There is still another secret that can never fail, if you can once get it believed, and which is often practised by women of greater cunning than virtue : this is to change sides for a while with the jealous man, and to turn his own passion upon himself; to
1 Sat. vi. 208.
take some occasion of growing jealous of him, and to follow the example he himself hath set you. This counterfeited jealousy will bring him a great deal of pleasure, if he thinks it real; for he knows experimentally how much love goes along with this passion, and will besides feel1 something like the satisfaction of a revenge, in seeing you undergo all his own tortures. But this, indeed, is an artifice so difficult, and at the same time so disingenuous, that it ought never to be put into practice, but by such as have skill enough to cover the deceit, and innocence to render it excusable.
I shall conclude this essay with the story of Herod and Mariamne, as I have collected it out of Josephus,2 which may serve almost as an example to whatever can be said on this subject.
Mariamne had all the charms that beauty, birth, wit, and youth could give a woman, and Herod all the love that such charms are able to raise in a warm and amorous disposition. In the midst of this his fondness for Mariamne, he put her brother to death, as he did her father not many years after. The barbarity of the action was represented to Marc Antony, who immediately summoned Herod into Egypt, to answer for the crime that was there laid to his charge. Herod attributed the summons to Antony's desire of Mariamne, whom therefore before his departure he gave into the custody of his uncle Joseph, with private orders to put her to death, if any such violence was offered to himself. Joseph was much delighted with Mariamne's conversation, and endeavoured with all his art and rhetoric to set out the excess of Herod's passion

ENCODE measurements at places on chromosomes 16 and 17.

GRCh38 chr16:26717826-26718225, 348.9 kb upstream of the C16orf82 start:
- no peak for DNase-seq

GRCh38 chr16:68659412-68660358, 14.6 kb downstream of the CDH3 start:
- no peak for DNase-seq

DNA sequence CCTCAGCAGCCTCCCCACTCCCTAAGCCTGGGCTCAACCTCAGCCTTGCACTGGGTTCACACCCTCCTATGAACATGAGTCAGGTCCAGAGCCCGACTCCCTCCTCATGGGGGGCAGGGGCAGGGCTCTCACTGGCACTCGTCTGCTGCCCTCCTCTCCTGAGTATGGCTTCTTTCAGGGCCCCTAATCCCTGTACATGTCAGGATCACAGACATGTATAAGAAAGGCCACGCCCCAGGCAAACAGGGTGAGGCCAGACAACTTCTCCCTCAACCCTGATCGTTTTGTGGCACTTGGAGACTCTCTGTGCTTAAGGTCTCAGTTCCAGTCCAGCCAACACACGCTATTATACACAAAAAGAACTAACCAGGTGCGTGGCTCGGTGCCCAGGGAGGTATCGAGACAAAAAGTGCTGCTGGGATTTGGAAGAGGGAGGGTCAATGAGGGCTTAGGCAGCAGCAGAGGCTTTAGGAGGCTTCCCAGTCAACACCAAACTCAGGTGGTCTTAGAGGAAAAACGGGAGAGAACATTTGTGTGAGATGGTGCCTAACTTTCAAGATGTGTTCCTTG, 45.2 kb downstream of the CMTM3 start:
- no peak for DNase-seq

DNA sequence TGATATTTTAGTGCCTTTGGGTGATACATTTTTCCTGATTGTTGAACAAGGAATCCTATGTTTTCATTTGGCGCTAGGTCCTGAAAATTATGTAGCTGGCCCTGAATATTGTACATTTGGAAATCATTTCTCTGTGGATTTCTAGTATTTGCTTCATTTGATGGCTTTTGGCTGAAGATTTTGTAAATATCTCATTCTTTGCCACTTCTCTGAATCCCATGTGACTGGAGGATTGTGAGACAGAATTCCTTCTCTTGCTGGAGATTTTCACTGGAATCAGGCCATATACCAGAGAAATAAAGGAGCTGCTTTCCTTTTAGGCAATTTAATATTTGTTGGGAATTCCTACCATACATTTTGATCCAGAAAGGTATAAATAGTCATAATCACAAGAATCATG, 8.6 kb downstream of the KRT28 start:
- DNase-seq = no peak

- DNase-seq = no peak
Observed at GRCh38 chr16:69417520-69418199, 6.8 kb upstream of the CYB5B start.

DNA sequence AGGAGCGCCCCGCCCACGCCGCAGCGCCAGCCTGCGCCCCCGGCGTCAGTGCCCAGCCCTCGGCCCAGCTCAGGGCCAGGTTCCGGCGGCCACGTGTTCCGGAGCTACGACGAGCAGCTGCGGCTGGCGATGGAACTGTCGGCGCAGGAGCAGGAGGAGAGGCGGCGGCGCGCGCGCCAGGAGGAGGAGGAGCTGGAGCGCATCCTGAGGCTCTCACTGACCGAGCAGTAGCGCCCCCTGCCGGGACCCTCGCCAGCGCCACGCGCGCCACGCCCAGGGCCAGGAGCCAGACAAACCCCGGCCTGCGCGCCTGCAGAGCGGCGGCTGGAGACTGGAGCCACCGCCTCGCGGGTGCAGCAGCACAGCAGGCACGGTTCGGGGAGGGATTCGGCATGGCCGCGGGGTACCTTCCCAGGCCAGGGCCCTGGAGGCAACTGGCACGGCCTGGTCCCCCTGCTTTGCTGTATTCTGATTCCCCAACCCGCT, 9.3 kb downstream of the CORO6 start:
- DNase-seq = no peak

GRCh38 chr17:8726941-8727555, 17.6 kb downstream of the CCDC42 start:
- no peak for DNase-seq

1. With it, and will receive' (folio).
2 Book xv. chaps. iii., vii.
for her; but when he still found her cold and incredulous, he inconsiderately told her, as a certain instance of her lord's affection, the private orders he had left behind him, which plainly showed, according to Joseph's interpretation, that he could neither live nor die without her. This barbarous instance
of a wild unreasonable passion quite put out, for a time, those little remains of affection she still had for her lord: her thoughts were so wholly taken up with the cruelty of his orders, that she could not consider the kindness that produced them, and therefore represented him in her imagination rather under the frightful idea of a murderer than a lover. Herod was at length acquitted and dismissed by Marc Antony, when his soul was all in flames for his Mariamne; but before their meeting he was not a little alarmed at the report he had heard of his uncle's conversation and familiarity with her in his absence. This therefore was the first discourse he entertained her with, in which she found it no easy matter to quiet his suspicions. But at last he appeared so well satisfied of her innocence, that from reproaches and wranglings he fell to tears and embraces. Both of them wept very tenderly at their reconciliation, and Herod poured out his whole soul to her in the warmest protestations of love and constancy; when amidst all his sighs and languishings she asked him, whether the private orders he left with his uncle Joseph were an instance of such an inflamed affection. The jealous king was immediately roused at so unexpected a question, and concluded his uncle must have been too familiar with her, before he would have discovered such a secret. In short, he put his uncle to death, and very difficultly prevailed himself to spare Mariamne.